Presented with these two semantically identical statements, people will believe the top one more than the bottom one. Why is this? And what does it tell us about John Keats' famous dictum about beauty and truth?
When quickly sending an email, creating a company logo, or writing a post about mathematical typefaces, hundreds of thousands of fonts exist to help express a specific mood or feeling though we rarely escape the realm of a well-known few. Although it's well-documented that creating fonts can be an art, two…
What would a typeface that combines the handwriting of people all around the world look like? Something like this, it turns out.
If you were browsing the internet at all this past weekend, there's a good chance you came across Google's ubiquitous logo at some point during your travels. What you didn't notice, however, is the fact that Google adjusted the letters in its logo ever so slightly—and it actually makes a pretty huge difference.
This typeface may not look incredibly sophisticated, but give it a chance: it was, after all, created by a robot.
This font, called Phone Streak, might not be the most practical typeface in the world, but it was probably the most fun to create—because it was put together by capturing long exposures of an iPhone being swept through the air.
Chairs come in all shapes and sizes—but you probably never expected it would be possible to create an entire alphabet out of them.
This gorgeous typographic chess set, based around the Champion font by Hoefler Frere Jones, brings elegant simplicity to the game with each piece assuming the form of its initial. It's almost too pretty to play.
Drivers beware: new research from MIT's Age Lab suggests that a badly chosen typeface for your dashboard can worsen distraction and increase your chance of crashing.
Believe it or not, the picture you're looking at isn't a miraculous string of stars that just happen to spell out the name of this humble blog. In fact, it's an image generated from a huge database of galaxies analyzed by citizen science project Galaxy Zoo.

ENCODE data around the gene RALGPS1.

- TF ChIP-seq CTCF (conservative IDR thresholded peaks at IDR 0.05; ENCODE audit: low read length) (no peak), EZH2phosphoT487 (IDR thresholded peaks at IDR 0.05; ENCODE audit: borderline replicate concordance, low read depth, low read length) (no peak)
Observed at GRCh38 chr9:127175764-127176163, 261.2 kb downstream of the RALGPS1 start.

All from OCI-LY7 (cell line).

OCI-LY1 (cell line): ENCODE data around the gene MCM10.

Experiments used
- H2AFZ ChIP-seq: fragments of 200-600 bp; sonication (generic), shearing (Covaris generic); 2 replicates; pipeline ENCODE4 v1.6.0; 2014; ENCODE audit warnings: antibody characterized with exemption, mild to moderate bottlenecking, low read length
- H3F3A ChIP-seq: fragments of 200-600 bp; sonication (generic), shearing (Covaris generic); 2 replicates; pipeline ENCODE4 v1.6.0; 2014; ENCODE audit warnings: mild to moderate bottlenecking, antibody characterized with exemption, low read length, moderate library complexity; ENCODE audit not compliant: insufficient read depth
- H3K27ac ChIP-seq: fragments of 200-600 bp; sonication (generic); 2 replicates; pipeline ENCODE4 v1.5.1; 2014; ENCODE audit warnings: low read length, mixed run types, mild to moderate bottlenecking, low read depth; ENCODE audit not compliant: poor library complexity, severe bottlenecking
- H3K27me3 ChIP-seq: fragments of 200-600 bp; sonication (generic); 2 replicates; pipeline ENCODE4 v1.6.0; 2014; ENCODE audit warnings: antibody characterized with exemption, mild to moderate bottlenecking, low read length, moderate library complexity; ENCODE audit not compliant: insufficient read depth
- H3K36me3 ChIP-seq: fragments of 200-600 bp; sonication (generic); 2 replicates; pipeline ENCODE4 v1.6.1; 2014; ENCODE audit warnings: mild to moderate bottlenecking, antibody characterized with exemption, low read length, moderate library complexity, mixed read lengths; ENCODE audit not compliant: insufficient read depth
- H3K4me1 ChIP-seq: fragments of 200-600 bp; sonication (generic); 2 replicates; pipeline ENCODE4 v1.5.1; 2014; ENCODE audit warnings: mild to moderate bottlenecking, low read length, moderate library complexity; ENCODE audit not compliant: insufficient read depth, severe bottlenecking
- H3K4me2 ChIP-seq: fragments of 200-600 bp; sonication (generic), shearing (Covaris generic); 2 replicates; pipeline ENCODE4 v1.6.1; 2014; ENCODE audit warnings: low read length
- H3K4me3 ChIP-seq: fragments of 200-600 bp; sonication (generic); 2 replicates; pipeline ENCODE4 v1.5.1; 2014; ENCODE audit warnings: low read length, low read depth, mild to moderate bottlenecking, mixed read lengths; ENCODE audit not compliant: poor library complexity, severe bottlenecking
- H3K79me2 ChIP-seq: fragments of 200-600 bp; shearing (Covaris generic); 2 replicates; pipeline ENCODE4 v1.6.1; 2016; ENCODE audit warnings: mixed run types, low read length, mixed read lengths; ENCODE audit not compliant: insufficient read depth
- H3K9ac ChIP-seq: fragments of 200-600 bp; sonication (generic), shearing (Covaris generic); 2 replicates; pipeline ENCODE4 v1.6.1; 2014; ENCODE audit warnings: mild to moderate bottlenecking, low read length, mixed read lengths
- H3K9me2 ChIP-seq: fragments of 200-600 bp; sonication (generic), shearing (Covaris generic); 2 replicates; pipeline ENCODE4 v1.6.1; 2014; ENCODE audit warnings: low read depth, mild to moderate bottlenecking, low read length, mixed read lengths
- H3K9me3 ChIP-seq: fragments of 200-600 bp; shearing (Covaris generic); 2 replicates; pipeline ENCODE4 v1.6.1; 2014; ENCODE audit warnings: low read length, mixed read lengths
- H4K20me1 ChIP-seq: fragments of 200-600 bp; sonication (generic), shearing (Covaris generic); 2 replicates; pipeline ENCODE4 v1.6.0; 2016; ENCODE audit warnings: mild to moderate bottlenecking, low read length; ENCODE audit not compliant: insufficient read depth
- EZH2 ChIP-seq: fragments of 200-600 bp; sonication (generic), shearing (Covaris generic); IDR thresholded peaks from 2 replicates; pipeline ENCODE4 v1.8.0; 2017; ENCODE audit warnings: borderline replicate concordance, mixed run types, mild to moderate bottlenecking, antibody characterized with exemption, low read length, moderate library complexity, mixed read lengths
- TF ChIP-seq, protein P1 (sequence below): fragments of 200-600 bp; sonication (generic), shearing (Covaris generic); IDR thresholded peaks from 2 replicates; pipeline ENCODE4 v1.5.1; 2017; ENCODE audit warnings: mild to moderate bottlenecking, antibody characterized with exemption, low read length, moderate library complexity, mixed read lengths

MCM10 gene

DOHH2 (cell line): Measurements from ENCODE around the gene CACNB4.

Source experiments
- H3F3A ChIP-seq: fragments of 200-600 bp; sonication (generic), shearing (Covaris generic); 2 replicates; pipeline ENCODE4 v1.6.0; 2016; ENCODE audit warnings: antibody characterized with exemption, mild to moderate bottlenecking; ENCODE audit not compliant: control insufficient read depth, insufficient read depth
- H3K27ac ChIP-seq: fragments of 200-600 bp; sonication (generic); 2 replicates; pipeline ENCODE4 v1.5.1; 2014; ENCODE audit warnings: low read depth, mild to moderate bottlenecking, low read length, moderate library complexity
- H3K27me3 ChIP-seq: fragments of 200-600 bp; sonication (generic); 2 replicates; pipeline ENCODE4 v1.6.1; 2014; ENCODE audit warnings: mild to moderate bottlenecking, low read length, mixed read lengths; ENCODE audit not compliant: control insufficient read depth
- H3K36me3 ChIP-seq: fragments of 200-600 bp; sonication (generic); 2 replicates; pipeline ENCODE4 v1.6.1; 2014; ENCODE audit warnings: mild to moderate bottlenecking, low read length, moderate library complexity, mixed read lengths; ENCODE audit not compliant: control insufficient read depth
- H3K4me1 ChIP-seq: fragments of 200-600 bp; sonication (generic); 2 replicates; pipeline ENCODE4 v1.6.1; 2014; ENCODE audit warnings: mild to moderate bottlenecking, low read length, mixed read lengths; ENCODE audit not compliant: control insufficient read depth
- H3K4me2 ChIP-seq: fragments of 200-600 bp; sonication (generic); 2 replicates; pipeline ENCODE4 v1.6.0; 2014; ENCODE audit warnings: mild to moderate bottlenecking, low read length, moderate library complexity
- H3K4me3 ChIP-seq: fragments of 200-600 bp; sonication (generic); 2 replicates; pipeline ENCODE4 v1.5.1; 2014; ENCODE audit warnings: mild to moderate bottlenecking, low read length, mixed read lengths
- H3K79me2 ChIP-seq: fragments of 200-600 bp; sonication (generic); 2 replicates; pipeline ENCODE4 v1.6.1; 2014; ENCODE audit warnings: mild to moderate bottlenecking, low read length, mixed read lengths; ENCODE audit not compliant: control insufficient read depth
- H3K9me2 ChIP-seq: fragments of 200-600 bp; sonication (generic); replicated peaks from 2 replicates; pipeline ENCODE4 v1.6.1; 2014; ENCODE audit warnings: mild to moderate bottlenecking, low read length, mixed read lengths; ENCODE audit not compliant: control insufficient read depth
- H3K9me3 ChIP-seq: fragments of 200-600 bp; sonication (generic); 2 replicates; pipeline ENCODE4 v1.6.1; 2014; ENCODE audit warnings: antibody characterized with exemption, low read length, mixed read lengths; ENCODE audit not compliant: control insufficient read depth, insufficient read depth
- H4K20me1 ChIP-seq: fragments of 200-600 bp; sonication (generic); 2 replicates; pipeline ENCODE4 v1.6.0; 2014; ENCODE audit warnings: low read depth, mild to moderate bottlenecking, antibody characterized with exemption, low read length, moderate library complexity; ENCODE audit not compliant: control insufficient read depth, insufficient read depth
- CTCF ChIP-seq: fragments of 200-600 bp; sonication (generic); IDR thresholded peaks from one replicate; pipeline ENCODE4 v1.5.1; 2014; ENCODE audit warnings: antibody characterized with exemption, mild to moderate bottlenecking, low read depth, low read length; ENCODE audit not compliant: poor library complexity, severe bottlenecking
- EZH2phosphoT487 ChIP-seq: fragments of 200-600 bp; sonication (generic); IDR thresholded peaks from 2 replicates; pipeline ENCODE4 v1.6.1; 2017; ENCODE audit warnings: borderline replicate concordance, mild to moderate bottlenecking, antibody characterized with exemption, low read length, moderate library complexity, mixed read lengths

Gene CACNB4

Scientists have shown that words printed in larger font sizes elicit a stronger emotional response.
Riccardo Sabatini pays tribute to technical drawings and Transformers with Mekkanika, a font composed of illustrated machines. The only question is, are his letters really robots in disguise?
I've never had this much fun reading the alphabet since I was a kid and finally conquered the L, M, N, O stretch of my ABCs. But this video is way cooler—the letters actually animates itself to represent a word it begins with. It's so goddamn clever.
I'm a sucker for a great font. Even ones built entirely out of other fonts. In the video above, Moritz Resl took low opacity versions of the 900+ fonts on his computer and placed them on top of one another until it created something more than the sum of all its parts.
If there's one thing every last one of us can agree on, it's that there's no text more fun-loving that Comic Sans. And if you don't believe me, maybe science will sort you out. Well, The Onion science, anyway.
Watching this video, I can see all too well how cruel the favored typefaces are for dyslexic readers. If this Dyslexie typeface from Studio Studio was used more often, particularly in education, reading would be easier—for both dyslexic and non-dyslexic readers.
So says FontShop AG, which has published the four-weight font family after months of intensive testing on all operating systems—even iOS—which is apparently a first for a typeface.